Beef and Guinness Stew

beef and guinness stew

I have no idea if my recipe is traditionally Irish, so I’m going to refrain from calling it an Irish Beef and Guinness Stew.

I had a few bottles of Guinness in the fridge and since finding out that I have gout, I’ve stayed away from drinking Guinness as it really aggravates it. But then I had the brilliant (but not at all original) idea to use it in a stew. The alcohol is cooked off so no gout for me and I can still enjoy the flavour! So the recipe below is what I did.

I’ve made this a good few times now and it has quickly become a family favourite. The first time I cooked it, it was gone within two days! My three brothers absolutely demolished it. I gave my Granddad some and he loved it, funnily enough he said it reminded him of the flavours in Vietnamese cooking . . . I’m thinking he’s comparing it to Vietnamese Curry, which has a pretty similar ingredient list except it’s a curry. I do understand what he’s saying though. The flavours are clean, the food is simple, wholesome and just delicious.

I’ve included my Instagram story of when I first cooked this, if a video format is easier for you to follow or if you need clarification on any of the steps.

serves 6-10 (depends on your serving size)

2 kg Beef Brisket
200g Streaky Bacon
3 Garlic Cloves, finely minced
1 Big Yellow Onion, finely diced
1 Large Carrot, finely diced
4 Medium Carrots, cut into 1 inch pieces
2 Celery Sticks, finely diced
4 Medium White Waxy Potatoes, cut into 1 inch pieces
1/4 cup Tomato Paste
2 tbsp Worcestershire Sauce
1L Chicken Stock
375ml Guinness Extra Stout
2 tsp Thyme
2 Bay Leaves
3 tbsp Plain Flour
Salt and Pepper to taste


  1. This recipe requires a lot of prep so we’ll get it all out of the way first, so that the cooking process can be more streamlined. So first prep all your vegetables and set them aside.

    • Finely dice the onion, the large carrot and celery sticks —this is a Mirepoix 2:1:1 ratio respectively.

    • Mince the garlic cloves

    • Peel the remain carrots and potatoes, and cut into 1 inch pieces

  2. Dice the streaky bacon and set aside.

  3. Cut the beef brisket into bite-sized pieces, place into a mixing bowl —make sure you are cutting against the grain so that your meat will be tender. Season it with salt and pepper and add the flour. Give it a good mix so that everything is coated. Set aside.

  4. Now that all of the prep is done. Heat up a large heavy based pot, on medium high heat.

  5. When the pot is heated up, add in the bacon. The aim here is to cook the bacon until it’s brown and crispy for it to release all of its fat. Once the bacon is done cooking, remove the bacon from the pot into a bowl for later, leaving the bacon fat in the pot.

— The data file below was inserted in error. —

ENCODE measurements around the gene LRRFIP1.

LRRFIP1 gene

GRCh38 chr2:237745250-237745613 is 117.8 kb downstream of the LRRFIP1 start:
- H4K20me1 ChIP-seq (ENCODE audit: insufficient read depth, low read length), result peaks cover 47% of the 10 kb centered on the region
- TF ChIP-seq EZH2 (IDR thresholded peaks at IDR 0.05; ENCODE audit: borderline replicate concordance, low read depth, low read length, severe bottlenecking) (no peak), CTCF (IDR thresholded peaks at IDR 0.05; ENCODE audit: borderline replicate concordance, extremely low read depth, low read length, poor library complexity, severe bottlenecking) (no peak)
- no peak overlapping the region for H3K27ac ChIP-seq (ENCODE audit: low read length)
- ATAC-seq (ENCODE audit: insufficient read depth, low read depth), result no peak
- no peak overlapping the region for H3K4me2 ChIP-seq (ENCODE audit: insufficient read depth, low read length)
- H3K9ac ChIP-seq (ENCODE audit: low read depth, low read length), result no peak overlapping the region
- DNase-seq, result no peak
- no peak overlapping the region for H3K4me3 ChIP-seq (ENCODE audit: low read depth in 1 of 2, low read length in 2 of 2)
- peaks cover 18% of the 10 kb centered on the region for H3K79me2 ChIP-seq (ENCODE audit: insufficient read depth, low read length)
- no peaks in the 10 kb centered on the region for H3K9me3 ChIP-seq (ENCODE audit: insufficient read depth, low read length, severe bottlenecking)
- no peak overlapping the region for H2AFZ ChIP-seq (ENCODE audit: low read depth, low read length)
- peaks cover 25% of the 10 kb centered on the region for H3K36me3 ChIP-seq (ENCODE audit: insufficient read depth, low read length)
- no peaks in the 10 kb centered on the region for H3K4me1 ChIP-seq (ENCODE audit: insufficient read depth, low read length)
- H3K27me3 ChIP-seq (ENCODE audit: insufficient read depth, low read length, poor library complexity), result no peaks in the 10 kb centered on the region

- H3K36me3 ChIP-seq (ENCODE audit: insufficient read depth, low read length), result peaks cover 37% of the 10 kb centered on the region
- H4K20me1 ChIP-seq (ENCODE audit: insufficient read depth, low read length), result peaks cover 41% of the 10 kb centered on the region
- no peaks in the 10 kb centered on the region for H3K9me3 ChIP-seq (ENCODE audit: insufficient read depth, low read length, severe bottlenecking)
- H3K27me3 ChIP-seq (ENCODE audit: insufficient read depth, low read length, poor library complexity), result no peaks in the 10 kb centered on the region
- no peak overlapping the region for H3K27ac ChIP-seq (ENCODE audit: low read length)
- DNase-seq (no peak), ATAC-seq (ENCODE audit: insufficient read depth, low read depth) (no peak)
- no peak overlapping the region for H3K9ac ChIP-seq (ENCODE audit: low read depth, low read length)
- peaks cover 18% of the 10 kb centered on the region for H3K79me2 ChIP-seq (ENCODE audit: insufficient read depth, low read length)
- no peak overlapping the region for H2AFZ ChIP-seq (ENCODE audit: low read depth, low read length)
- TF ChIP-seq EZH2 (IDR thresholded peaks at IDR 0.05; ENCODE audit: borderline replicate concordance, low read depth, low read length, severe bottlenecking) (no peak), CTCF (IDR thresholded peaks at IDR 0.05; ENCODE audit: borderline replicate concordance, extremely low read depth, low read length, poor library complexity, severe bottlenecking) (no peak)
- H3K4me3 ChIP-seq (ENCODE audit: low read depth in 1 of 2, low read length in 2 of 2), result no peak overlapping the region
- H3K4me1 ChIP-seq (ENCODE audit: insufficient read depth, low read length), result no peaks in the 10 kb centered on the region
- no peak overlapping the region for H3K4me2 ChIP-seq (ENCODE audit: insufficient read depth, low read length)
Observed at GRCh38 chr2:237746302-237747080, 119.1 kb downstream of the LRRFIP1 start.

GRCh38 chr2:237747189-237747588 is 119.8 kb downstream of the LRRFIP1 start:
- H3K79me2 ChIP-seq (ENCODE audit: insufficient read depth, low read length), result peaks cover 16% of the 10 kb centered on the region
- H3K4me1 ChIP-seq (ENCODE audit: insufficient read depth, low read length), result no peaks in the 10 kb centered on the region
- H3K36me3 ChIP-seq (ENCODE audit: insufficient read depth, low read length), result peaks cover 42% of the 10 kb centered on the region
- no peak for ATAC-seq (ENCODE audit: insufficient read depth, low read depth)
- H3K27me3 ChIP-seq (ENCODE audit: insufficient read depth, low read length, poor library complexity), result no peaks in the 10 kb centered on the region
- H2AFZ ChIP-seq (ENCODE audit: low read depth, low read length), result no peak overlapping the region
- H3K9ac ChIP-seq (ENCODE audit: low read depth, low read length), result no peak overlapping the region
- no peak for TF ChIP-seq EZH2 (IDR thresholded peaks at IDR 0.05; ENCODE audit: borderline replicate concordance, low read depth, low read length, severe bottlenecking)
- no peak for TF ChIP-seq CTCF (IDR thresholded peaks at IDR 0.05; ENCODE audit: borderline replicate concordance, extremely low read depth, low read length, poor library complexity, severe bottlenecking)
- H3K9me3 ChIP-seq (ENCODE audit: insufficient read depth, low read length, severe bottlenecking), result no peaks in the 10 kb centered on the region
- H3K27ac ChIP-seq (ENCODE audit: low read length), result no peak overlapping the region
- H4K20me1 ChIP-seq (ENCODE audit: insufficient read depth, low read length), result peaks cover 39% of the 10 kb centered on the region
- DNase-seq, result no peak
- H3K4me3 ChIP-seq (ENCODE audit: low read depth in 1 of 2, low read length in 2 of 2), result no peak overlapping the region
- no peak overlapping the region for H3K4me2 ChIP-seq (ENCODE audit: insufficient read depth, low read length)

6. Use the bacon fat to seal the beef. Cooking in batches, generously brown the meat. Don’t overcrowd the pot otherwise the beef will not brown properly. Once the beef is sealed place with the bacon and set aside.

  7. To the same pot add the finely diced onions, carrots, celery, the bay leaves and thyme. Let the vegetables sweat down for 5 minutes, stirring when needed. Then add the garlic and let it cook for a few minutes.

  8. Turn the heat up on high and with the Guinness deglaze the pot, scraping up any brown bits at the bottom of the pot. This is flavour! Make sure that the Guinness has come to a rapid boil and let it cook off for 5 minutes. This ensures that the stew will not be bitter.

  9. Add the Worcestershire sauce and the tomato paste, stir until the tomato paste is all incorporated. Cook for 5 minutes to allow the tomato paste to cook off.

  10. Add the chicken stock, beef and bacon. Give it a stir, place the lid on and once it’s boiling turn the heat down to low and let it simmer for 2 hours. Then rest of the carrots and potatoes. I like to wait till the final hour to add them in so that they don’t over cook and turn mushy, especially the carrots. Continue cooking for 1 hour. You can remove the lid for the stew to reduce and thicken —I don’t do this all the time.

  11. Lastly, season to taste with salt and pepper. It’s always better to season your stews at the end, to eliminate the chances of over seasoning. As the stew reduces and thickens the saltier and flavourful it becomes.

Serving Suggestions:

  • Garnish with fresh thyme

  • With slices of sourdough or soda bread and butter

  • On top of mashed potatoes if you didn’t add potatoes in the stew


  • You can use what ever slow cooking meat you want. Beef cheek or chuck are good alternatives for other beef cuts.

  • You can use beef stock instead, I use chicken stock because I find that beef stock can be too strong in flavour and that it over powers the Guinness.

  • If you want to cook it in a slow cooker, you can do so at Step 10. Just add the rest of the carrots and potatoes in at the same time. Cook on low for 6-8 hours and high for 3-4 hours.